Bob Soffit was an executive officer of the Central Bank in Beverley Hills. As a cocky MBA out of USC in the early ’70s, he had amassed a fortune in an audacious business deal that ultimately folded one of the industry’s primary competitors. Now he was one of the high-powered regulars of boards, wealth management teams and political committees. His position afforded him every extravagance. He drove vintage race cars. Vacationed in Costa Rica. Collected blood diamonds. Black pearls. Women.
At 52, Soffit was legendary for his crass misogyny, regularly gracing the social rags with his latest acquisition of starlet, artist, or model. Shortly after their glittering debut, the women would appear in their own mascara-streaked break-up story, while two-pages away, in paparazzi pose, Soffit dangled another splendid nymph from his arm.
One morning, as Soffit strode through the expansive atrium inside the Executive Suites, early to a meeting rumored to be attended by the governor and a standing senator, he noticed a tiny cigar shop off to the side. Inside, the shop was dark and rich with the spicy ferment of tobacco. There was a single register and shelves decorated with antique cigar boxes and a stuffed red fox posed in hunt, as if it would, at any moment, spring forward on its unsuspecting prey. Soffit requested an uncommon Cohiba and was mildly surprised when the black woman opened the humidor and produced the cigar without comment. He paid her with a $100 bill, brazenly staring at her full breasts while she counted out his change.
“I’m surprised,” he said. “You do not have a very big humidor.”
“It’s big enough,” she said.
Soffit leered. “’That’s what she said.’” He slapped the counter, pleased with his crude innuendo.
The woman grasped his wrist with a firm hand, turned his palm up for his change.
“Thank you for your business, Mr. Soffit,” she said. Her eyes were a flat black with no light.
He stepped out of the shop and was standing in front of the atrium fountain before he realized he held in his palm a downy, yellow chick. Its pulse fluttered in his fingers. He held it up, and it made a cheeping noise like a cricket. Dazed, Soffit held the chick protectively against his Armani jacket. Taken with a sudden obsession as inexplicable as the white whale that drove the fated Captain Ahab, he turned and crossed a little footbridge over the rush that swirled from the fountain, falling water noise blocking all other sounds.
Soffit didn’t make the meeting with the governor. Nor did he go to any meetings for several weeks. He wasn’t seen at his office. His voicemail filled until no one could leave a message. The doorman at his penthouse suite could only shrug without excuse at visitors in power suits as the buzzer went unanswered. The only sign of life was the regular delivery of Chinese food—Szechuan Beef, Moo Shu Pork and Dou Ban Yu. Never anything with chicken.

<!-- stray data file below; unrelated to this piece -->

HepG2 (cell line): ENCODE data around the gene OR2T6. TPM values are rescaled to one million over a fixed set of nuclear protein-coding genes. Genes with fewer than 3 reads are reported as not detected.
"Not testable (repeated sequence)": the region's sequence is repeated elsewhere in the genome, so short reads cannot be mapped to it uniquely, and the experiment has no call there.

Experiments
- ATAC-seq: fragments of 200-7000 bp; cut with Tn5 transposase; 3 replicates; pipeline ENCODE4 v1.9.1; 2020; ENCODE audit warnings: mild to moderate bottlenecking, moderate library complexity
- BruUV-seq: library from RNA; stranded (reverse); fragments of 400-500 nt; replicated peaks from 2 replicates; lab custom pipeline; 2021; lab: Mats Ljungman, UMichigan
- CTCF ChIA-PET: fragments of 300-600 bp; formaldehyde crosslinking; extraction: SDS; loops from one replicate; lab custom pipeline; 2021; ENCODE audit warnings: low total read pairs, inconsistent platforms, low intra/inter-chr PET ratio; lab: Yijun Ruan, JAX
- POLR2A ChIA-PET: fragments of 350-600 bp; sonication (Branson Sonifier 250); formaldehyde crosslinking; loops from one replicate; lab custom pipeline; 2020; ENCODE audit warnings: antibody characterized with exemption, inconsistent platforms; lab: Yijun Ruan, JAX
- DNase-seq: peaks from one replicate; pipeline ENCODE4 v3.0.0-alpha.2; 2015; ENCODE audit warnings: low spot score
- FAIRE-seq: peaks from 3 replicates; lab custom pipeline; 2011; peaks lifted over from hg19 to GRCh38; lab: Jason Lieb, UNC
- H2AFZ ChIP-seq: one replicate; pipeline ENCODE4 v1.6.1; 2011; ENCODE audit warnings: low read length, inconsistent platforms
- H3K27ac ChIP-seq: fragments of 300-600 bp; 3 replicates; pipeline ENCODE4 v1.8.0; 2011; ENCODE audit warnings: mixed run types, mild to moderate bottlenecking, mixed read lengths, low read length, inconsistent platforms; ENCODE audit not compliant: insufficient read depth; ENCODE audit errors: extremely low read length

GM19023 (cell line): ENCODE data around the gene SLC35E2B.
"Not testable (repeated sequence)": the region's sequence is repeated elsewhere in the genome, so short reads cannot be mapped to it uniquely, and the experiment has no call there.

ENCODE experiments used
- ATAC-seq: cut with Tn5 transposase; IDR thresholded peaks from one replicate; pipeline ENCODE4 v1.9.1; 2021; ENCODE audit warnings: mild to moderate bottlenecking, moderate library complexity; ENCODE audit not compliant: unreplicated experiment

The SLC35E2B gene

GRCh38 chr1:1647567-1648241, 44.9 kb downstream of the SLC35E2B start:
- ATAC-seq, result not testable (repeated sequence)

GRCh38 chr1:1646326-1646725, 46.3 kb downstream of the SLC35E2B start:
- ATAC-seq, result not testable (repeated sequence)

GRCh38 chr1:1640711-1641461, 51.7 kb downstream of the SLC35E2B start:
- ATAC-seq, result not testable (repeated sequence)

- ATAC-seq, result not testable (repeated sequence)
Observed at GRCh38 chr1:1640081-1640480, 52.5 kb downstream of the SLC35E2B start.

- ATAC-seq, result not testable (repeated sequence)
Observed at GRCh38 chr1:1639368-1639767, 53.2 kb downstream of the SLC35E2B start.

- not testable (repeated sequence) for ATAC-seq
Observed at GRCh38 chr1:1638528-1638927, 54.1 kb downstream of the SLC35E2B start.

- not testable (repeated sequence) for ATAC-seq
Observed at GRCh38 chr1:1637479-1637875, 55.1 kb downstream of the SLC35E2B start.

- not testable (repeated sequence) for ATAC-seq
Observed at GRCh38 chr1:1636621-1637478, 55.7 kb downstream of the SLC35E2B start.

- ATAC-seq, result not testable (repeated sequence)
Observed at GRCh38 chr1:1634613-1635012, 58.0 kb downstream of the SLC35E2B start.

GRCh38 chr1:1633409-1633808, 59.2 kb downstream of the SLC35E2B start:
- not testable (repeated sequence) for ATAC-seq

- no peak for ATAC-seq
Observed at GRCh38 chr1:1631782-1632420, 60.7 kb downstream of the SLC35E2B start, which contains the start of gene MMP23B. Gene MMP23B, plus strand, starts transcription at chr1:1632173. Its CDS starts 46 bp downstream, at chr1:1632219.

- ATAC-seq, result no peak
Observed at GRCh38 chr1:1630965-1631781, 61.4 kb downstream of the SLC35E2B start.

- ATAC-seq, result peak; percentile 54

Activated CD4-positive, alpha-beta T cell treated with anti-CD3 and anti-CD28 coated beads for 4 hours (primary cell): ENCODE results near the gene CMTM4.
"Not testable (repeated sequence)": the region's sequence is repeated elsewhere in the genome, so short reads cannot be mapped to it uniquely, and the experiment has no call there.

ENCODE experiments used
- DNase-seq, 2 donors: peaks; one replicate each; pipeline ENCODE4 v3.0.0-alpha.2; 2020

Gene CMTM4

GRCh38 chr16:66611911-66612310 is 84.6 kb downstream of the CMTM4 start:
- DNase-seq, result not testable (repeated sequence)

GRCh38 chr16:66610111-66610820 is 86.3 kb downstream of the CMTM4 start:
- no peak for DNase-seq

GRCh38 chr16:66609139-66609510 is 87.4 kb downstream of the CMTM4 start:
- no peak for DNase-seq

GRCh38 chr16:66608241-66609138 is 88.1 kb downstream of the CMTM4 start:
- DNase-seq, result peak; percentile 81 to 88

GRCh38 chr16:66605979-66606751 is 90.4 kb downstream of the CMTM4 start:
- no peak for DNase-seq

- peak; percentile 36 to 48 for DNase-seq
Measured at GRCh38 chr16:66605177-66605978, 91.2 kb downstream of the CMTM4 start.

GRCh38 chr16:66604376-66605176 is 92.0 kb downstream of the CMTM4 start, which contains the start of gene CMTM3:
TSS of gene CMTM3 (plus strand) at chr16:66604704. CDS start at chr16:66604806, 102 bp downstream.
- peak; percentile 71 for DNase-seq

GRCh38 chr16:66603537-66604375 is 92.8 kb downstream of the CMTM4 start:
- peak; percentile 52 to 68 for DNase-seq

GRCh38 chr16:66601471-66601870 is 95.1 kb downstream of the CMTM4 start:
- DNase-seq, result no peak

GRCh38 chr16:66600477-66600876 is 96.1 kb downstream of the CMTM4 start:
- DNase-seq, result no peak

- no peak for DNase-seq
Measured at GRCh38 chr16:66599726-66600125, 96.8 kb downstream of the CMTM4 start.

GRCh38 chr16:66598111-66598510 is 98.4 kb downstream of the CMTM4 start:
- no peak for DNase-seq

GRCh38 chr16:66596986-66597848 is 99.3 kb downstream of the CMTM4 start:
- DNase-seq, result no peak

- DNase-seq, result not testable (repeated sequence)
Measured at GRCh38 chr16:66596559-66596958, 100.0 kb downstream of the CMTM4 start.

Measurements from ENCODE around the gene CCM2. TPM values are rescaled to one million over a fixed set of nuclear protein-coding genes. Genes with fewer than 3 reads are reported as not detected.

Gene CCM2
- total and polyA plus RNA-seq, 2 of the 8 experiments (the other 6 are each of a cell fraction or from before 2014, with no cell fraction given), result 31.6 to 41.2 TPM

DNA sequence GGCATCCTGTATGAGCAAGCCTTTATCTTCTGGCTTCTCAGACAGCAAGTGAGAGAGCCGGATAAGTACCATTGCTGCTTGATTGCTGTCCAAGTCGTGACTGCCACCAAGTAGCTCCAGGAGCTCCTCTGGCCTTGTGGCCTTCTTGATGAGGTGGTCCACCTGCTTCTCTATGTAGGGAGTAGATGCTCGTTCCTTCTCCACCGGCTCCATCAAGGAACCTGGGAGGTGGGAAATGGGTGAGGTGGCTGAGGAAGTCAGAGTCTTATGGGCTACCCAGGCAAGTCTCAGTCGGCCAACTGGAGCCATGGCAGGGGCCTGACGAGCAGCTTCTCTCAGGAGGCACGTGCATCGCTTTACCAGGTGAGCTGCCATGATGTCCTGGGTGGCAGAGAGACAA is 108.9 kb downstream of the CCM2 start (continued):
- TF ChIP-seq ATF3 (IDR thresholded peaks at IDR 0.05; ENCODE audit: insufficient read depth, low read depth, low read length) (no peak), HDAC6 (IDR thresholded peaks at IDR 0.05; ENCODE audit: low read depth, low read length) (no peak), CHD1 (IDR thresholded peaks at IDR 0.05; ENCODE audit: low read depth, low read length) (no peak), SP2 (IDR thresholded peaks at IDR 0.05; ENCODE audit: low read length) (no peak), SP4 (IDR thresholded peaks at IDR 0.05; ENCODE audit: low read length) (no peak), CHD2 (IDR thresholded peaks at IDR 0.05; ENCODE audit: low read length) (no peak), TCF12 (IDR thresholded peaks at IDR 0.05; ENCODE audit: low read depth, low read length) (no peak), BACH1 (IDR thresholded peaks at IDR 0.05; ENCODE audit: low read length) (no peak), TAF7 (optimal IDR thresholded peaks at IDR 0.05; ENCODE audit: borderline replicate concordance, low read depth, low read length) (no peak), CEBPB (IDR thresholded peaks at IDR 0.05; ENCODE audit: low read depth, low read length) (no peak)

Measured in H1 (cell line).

Months later, the paparazzi photo was a shot of a furtive Soffit in a long Ralph Lauren coat and dark glasses, a black and white speckled chicken tucked under his arm.
The partners at his firm held closed-door meetings. They assigned a man to get to Soffit at all costs. They sent registered mail to the penthouse, ordering him to return to work.
When he finally did show up at the office, it was early, before anyone but the cleaning ladies. He generated all his regular paperwork digitally, delivered by a new staff of secretaries and errand boys that received their orders by texts and e-mails on their new Blackberries and i-Phones. No one in the office ever saw him come or go, his office door always closed behind which there was always the flurry of keyboard, phone and fax machine, Soffit’s voice in telephone and Skype conferences, and the occasional bawk-bawk squawk.
Social headlines went crazy. Bob Soffit Off the Block? Billionaire Playboy Snared by a Bird. Soffit’s Sex Pot—Tastes Like Chicken.
Gradually the public attention waned. They wrote him off as cracked. Occasional rumors of Soffit’s reclusive antics floated up from limousine drivers and cleaning women: private beach rentals in Cyprus, complete with protection from all predators; exclusive closed movie premiers in the Grand Theater, his own red carpet, Brioni tuxedo, the speckled hen draped in diamonds.
When Soffit’s attorney received news of his client’s untimely death, he went straight to the penthouse with pre-ordained orders as per the recently deceased. The entire estate and all its holdings were assigned to the chicken, in care of a woman, Aba Nelson.
The attorney was escorted by security into the extravagant penthouse, elegant with original art and custom designed furniture. A grand piano once owned by Frank Sinatra graced the living room with a view of the Pacific Ocean over Santa Monica. As baffled as ever, he shooed the docile hen into its animal carrier and proceeded to the Executive Suites.
The attorney squinted into the dark cigar shop. A woman with a red-and-gold head wrap extended her hand for the carrier as if she was expecting it. The attorney took a handkerchief from his pocket to mop his brow. On a shelf above the register, the stuffed red fox seemed to grin down at him, its yellow canines exposed over the shiny gums.
“He left everything to…” He shuffled through the pages of the will. “This animal. Its name escapes me. You are named as its caretaker.” He stacked the ream of papers and put them in a manila folder next to the register. “Well,” he said, “good luck.”
The woman nodded. A single flicker of light crossed her black eyes.
“Thank you for your business,” she said. She did not shake the attorney’s hand.